This workshop invites exploration of these questions based on a consideration of an international cross-section of specific doctoral research projects. Four researchers will be invited to make a 30 minute presentation of their work as follows:
15 minutes: outline of the overall project
10 minutes: positioning of the project with reference to the question of remit: ‘who is this for?’
5 minutes: short discussion with audience

After four presentations there will be a break followed by a discussion session. All participants in the workshop will be asked to contribute to an extended discussion of the issues raised by the presentations and the question of who benefits from arts research. (A rapporteur will produce a report for presentation to the plenary session on the following days.)

‘remit’: speakers include:

  • Dr. Nuno Sacramento (Lisbon University P)
  • Claire Warnier (Sint-Lukas BE)

Enquiries and proposals to mick.wilson(at)gradcam.ie

relevance: how is this relevant?

thursday 18th afternoon

The question of the relationship between new work within a field, and the already extant work within that field, is a standard issue within doctoral education in general. Doctoral practitioners are typically asked to indicate how their work contributes to, relates to, and has relevance for, a broader field of work beyond their own immediate enquiry. But the question of relevance can also point to the ways in which work is often produced in response to problems and situations that arise within the world outside the established terms of any given discipline, practice or professional field.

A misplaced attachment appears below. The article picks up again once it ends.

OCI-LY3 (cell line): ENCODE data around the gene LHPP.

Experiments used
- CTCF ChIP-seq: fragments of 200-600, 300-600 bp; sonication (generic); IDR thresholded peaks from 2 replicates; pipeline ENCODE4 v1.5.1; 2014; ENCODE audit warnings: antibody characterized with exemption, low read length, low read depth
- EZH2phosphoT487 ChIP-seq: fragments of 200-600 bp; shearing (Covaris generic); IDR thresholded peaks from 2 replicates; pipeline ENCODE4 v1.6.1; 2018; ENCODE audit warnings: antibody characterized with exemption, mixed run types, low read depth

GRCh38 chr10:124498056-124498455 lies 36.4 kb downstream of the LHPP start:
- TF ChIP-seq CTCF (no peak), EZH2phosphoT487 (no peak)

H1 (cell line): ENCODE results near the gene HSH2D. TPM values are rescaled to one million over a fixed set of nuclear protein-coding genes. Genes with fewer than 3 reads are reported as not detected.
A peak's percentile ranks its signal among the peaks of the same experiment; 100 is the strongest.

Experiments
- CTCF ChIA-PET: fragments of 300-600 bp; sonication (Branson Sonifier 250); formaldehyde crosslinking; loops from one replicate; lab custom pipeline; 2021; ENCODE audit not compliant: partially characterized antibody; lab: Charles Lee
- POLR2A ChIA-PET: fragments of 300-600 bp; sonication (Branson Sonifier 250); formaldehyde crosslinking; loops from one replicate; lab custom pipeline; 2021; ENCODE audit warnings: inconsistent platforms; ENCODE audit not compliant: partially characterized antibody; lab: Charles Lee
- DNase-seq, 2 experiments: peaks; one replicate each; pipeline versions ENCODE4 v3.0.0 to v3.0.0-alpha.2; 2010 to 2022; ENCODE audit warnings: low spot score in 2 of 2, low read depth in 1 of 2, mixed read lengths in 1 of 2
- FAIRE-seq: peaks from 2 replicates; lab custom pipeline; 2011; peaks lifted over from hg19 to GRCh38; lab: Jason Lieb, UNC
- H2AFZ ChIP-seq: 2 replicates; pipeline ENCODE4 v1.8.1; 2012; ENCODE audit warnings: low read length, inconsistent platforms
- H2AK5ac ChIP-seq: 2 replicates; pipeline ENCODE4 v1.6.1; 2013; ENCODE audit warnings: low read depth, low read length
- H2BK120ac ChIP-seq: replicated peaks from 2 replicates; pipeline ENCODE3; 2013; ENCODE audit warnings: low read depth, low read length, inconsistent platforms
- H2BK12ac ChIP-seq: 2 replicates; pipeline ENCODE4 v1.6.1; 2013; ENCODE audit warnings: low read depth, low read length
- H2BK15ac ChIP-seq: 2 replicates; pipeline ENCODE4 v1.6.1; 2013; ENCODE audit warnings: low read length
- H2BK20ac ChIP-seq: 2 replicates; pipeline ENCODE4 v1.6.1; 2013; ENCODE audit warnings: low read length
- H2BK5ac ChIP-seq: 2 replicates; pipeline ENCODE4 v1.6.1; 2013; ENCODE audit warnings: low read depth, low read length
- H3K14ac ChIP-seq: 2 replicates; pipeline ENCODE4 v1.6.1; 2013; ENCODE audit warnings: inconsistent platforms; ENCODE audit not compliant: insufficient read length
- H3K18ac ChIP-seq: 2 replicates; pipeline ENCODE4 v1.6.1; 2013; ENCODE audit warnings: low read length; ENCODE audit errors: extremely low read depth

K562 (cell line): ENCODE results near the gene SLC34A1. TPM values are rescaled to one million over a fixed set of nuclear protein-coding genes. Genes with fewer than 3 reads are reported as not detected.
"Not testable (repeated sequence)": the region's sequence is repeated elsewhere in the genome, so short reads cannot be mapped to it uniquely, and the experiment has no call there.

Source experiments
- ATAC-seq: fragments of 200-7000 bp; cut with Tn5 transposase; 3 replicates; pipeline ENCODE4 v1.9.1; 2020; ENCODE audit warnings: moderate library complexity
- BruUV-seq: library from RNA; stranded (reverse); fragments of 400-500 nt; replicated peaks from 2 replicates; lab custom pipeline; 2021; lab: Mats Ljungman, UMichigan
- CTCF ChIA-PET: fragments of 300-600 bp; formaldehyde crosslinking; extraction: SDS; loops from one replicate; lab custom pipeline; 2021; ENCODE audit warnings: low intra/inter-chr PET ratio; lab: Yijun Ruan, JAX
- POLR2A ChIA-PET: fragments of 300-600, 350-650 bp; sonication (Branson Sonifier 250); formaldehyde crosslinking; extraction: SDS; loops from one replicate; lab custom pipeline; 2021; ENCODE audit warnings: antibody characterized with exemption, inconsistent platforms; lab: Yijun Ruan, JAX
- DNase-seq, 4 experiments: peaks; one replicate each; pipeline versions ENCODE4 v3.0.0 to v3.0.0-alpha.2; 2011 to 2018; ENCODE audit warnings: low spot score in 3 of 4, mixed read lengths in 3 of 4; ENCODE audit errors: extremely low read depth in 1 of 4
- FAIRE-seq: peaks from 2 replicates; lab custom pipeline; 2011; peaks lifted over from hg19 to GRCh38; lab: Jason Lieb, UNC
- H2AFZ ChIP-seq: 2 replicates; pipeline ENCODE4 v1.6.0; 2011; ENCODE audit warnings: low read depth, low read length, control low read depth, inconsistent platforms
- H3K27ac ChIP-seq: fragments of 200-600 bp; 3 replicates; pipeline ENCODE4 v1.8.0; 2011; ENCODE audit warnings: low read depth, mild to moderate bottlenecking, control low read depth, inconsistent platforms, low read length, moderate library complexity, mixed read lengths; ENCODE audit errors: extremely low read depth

This workshop invites exploration of these questions based on a consideration of an international cross-section of specific doctoral research projects. Four researchers will be invited to make a 30 minute presentation of their work as follows:
15 minutes: outline of the overall project
10 minutes: positioning of the project with reference to the question of relevance: ‘how is this relevant?’
5 minutes: short discussion with audience

After four presentations there will be a break followed by a discussion session. All participants in the workshop will be asked to contribute to an extended discussion of the issues raised by the presentations and the question of who benefits from arts research. (A rapporteur will produce a report for presentation to the plenary session on the following days.)

‘relevance’: speakers include:

Enquiries and proposals to mick.wilson(at)gradcam.ie

radicality: will this change anything?

thursday 18th afternoon